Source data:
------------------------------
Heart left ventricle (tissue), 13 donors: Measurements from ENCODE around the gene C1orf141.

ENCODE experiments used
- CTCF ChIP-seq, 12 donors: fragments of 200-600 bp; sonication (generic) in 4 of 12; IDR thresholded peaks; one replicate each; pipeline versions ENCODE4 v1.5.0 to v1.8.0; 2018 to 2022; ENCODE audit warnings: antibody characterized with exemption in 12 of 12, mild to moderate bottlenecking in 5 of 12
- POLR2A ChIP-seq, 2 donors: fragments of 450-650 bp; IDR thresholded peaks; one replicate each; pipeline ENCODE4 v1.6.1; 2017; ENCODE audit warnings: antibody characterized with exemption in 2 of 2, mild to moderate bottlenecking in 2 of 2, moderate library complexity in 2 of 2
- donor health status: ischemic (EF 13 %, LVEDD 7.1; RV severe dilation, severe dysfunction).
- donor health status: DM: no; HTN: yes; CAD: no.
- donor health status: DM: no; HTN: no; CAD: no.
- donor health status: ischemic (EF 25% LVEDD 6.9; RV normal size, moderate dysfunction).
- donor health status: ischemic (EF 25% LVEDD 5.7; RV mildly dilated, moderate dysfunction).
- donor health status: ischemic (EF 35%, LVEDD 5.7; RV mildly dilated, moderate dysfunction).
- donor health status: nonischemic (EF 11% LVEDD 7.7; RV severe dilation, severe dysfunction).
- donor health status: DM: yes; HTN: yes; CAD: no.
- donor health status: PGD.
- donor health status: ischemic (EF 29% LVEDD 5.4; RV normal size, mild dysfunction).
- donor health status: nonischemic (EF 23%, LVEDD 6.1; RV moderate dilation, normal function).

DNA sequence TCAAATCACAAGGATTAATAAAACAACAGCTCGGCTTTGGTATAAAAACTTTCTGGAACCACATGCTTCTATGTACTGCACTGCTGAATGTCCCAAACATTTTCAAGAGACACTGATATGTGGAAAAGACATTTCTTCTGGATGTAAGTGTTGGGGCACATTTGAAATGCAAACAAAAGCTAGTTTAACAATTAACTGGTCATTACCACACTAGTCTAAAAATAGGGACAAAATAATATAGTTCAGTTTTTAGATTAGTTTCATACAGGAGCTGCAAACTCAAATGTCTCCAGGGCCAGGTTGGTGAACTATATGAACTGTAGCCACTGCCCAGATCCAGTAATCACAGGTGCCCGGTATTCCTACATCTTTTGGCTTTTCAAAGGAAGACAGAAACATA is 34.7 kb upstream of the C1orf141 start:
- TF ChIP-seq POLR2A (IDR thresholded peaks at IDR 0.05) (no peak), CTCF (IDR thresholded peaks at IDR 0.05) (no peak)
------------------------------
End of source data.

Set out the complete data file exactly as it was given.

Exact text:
Heart left ventricle (tissue), 13 donors: Measurements from ENCODE around the gene C1orf141.

ENCODE experiments used
- CTCF ChIP-seq, 12 donors: fragments of 200-600 bp; sonication (generic) in 4 of 12; IDR thresholded peaks; one replicate each; pipeline versions ENCODE4 v1.5.0 to v1.8.0; 2018 to 2022; ENCODE audit warnings: antibody characterized with exemption in 12 of 12, mild to moderate bottlenecking in 5 of 12
- POLR2A ChIP-seq, 2 donors: fragments of 450-650 bp; IDR thresholded peaks; one replicate each; pipeline ENCODE4 v1.6.1; 2017; ENCODE audit warnings: antibody characterized with exemption in 2 of 2, mild to moderate bottlenecking in 2 of 2, moderate library complexity in 2 of 2
- donor health status: ischemic (EF 13 %, LVEDD 7.1; RV severe dilation, severe dysfunction).
- donor health status: DM: no; HTN: yes; CAD: no.
- donor health status: DM: no; HTN: no; CAD: no.
- donor health status: ischemic (EF 25% LVEDD 6.9; RV normal size, moderate dysfunction).
- donor health status: ischemic (EF 25% LVEDD 5.7; RV mildly dilated, moderate dysfunction).
- donor health status: ischemic (EF 35%, LVEDD 5.7; RV mildly dilated, moderate dysfunction).
- donor health status: nonischemic (EF 11% LVEDD 7.7; RV severe dilation, severe dysfunction).
- donor health status: DM: yes; HTN: yes; CAD: no.
- donor health status: PGD.
- donor health status: ischemic (EF 29% LVEDD 5.4; RV normal size, mild dysfunction).
- donor health status: nonischemic (EF 23%, LVEDD 6.1; RV moderate dilation, normal function).

DNA sequence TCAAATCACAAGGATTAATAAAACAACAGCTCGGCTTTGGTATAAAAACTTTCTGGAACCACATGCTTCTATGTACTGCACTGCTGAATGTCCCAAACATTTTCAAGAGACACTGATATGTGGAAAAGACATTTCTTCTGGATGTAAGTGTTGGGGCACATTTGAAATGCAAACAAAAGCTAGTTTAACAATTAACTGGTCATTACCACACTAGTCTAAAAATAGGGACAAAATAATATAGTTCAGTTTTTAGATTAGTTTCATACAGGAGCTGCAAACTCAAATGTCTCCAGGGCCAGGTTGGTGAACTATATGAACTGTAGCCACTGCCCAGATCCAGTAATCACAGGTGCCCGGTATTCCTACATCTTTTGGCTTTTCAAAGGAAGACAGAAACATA is 34.7 kb upstream of the C1orf141 start:
- TF ChIP-seq POLR2A (IDR thresholded peaks at IDR 0.05) (no peak), CTCF (IDR thresholded peaks at IDR 0.05) (no peak)